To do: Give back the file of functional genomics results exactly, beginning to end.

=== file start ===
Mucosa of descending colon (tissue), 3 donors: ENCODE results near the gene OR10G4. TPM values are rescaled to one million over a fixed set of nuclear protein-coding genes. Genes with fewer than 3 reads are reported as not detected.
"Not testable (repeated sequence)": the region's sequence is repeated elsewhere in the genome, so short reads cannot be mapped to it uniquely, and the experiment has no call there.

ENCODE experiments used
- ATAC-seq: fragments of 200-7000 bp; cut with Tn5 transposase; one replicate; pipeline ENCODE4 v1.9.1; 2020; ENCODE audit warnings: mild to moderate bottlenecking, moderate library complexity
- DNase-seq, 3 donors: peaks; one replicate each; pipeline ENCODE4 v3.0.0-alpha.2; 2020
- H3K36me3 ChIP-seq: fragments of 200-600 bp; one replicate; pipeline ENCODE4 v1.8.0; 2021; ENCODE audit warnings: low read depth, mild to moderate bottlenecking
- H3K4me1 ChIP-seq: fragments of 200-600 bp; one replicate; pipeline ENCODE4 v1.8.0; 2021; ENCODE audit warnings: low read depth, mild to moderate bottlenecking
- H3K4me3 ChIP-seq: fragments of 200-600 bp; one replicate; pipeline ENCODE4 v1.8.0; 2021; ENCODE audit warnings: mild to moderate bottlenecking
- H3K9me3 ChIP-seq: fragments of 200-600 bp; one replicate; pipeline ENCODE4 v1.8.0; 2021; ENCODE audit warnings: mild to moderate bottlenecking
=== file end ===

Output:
Mucosa of descending colon (tissue), 3 donors: ENCODE results near the gene OR10G4. TPM values are rescaled to one million over a fixed set of nuclear protein-coding genes. Genes with fewer than 3 reads are reported as not detected.
"Not testable (repeated sequence)": the region's sequence is repeated elsewhere in the genome, so short reads cannot be mapped to it uniquely, and the experiment has no call there.

ENCODE experiments used
- ATAC-seq: fragments of 200-7000 bp; cut with Tn5 transposase; one replicate; pipeline ENCODE4 v1.9.1; 2020; ENCODE audit warnings: mild to moderate bottlenecking, moderate library complexity
- DNase-seq, 3 donors: peaks; one replicate each; pipeline ENCODE4 v3.0.0-alpha.2; 2020
- H3K36me3 ChIP-seq: fragments of 200-600 bp; one replicate; pipeline ENCODE4 v1.8.0; 2021; ENCODE audit warnings: low read depth, mild to moderate bottlenecking
- H3K4me1 ChIP-seq: fragments of 200-600 bp; one replicate; pipeline ENCODE4 v1.8.0; 2021; ENCODE audit warnings: low read depth, mild to moderate bottlenecking
- H3K4me3 ChIP-seq: fragments of 200-600 bp; one replicate; pipeline ENCODE4 v1.8.0; 2021; ENCODE audit warnings: mild to moderate bottlenecking
- H3K9me3 ChIP-seq: fragments of 200-600 bp; one replicate; pipeline ENCODE4 v1.8.0; 2021; ENCODE audit warnings: mild to moderate bottlenecking